Wednesday, January 6, 2010

Stuffed olives, Rebecca, Pop, the OED and knives.

Don A, the other Don A who is now down in Florida for the winter, sent me a bunch of information about stuffed olives after seeing my little taunt about the very good appetizer Rebecca made for Christmas Eve.

Rebecca said her appetizer was "stuffed olives"; but actually it was little meatballs stuffed with pitted olives. Then she proceeded to argue that her little meatball recipe was the authentic one and that my memory of the olive being on the outside of the meat filling was faulty. This article sent me by Don is one more proof that she was wrong:

I suppose it's not surprising that Rebecca stubbornly maintained and defended her mistaken view despite the evidence, for Grandpop L used to periodically tell a joke that went like this:

Question - What's worse than having a dead body in the living room?

Answer - Having a stubborn Marche' knocking at the door.

The implication, of course, is that Marche's in general are a stubborn lot, impossible to get rid of. And Rebecca, of course, is three-eighths Marche' by the following calculation.

Grandmom and Grandpop L were both Marche's from Ascoli Piceno, as was Grandpop A. That makes Rebecca's dad three-fourths Marche. Grandmom A was not from Ascoli Piceno - she was born "a Muro Lucano" according to her birth certificate, which is in the L side electronic picture file I sent you a couple of years ago if you had a need for the family pictures.

"A Muro Lucano" means - well perhaps that will be your homework assignment. I figured out what it means many years ago before Al Gore invented this internet thingy, with the help of a librarian, much to Mom's irritation. Find and rattle your family own skeletons if you want to.

Speaking of family skeletons, there is evidence in the family picture album of at least two instances that prove Shakespeare was very right for all the ages when he wrote the best known line in Troilus and Cressida.

Now to other matters:

It's as cold as a brass bra on a witch's tit out there, as Pop and a friend of mine from Missouri named Randy often used to say at this time of year. A very useful quote which will stay useful for a lifetime.

Pop also used to say "another year shot to hell" each year on or after New Year's Day just as he would always say "another summer shot to hell" on or just after Labor Day each year. Not that he brooded on those things. Pop was a very optimistic person, perhaps the most naturally optimistic person I've ever met. Also just after New Year's Day, regarding the cold winter, which he most definitely did not like he always used to say "we're over the hump, it's all downhill from here." Pop managed to see the light at the end of every tunnel of life earlier than anybody else could see it. And he was optimistic about that light even after it became clear that the light might be an approaching train.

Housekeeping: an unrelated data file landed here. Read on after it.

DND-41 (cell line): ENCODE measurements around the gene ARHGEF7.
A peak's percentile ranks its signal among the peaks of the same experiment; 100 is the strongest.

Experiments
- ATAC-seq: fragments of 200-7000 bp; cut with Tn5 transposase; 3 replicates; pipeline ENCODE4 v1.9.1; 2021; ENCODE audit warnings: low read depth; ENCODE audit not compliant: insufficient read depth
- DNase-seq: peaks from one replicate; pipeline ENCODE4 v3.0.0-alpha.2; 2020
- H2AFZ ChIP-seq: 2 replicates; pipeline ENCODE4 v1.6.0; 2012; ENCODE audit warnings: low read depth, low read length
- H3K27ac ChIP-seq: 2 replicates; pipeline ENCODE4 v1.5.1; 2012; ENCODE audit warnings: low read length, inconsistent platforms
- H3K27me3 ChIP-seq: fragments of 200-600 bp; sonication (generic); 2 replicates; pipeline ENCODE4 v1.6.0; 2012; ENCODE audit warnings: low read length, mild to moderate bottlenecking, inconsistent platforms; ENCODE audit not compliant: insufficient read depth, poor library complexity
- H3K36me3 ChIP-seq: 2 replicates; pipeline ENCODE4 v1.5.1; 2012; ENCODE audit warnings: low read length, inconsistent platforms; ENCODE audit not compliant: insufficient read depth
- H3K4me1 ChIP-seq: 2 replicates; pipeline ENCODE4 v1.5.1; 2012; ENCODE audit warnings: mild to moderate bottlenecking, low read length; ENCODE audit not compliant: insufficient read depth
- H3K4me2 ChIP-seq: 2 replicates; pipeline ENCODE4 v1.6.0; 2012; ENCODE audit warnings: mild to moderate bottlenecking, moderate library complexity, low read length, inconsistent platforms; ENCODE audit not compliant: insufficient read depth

Don't go through life brooding about the approaching train that's gonna get you in the end no matter what you do. Most of the time the light is actually the other end of the tunnel, and even when the light is a train you may as well meet that train in a good mood, enjoying life until the moment it gets you.

I generally make my dentist appointments for 8:20 in the morning in part because the dentist usually has on the Philly radio station that has played the Monty Python song Always Look on the Bright Side of Life at about 8:30. Life is too short to go through as a brooding mope.

In other news: Samuel came by last evening Samuel to give me and Linda a presentation on the knives he's selling. A very interesting presentation, and we bought some of his knives to complement the very fine ones Alex and Christina gave us for Christmas. After his presentaion we spent some time over coffee and discussion of David Serdaris's books and of the Oxford English Dictionary, of all things because Samuel said he was interested in books that contain interesting historical information, so I pulled out The Profession and the Madman to give to him.

The madman in the book made the best of his unfortunate situation, being in an insane asylum for life due to an unfortunate crime or two, by making himself the most prolific contributor to the OED. The professor in the book, on the other hand, spent twenty years of his life being grateful for the many contributions being made by mail by a certain fellow and didn't learn that the fellow was in an insane asylum until he decided to visit the recluse and thank him in person.

Here's a piece of advice for you younger married folks. There are a lot of things one must tolerate in life because they're impossible to avoid. And then there are other things one tolerates because of sheer foolishness. We, for instance, have been using a drawer full of annoyingly dull knives all our life because we were too foolish to buy decent knives way back when. This doesn't mean you have to spend a ton of money all at once on good knives. But it does mean you should judiciously accumulate good quality stuff in those areas of life where you can purchase something that will truly last a lifetime.

If anybody is interested in books send me an email detailing the kinds of books you like along with your mailing address. If I have a book or two or a dozen that I think you will like I'll either put it aside for you or mail it to you - media mail is very cheap. My email address is sully(mylastname) at AOL dot com.

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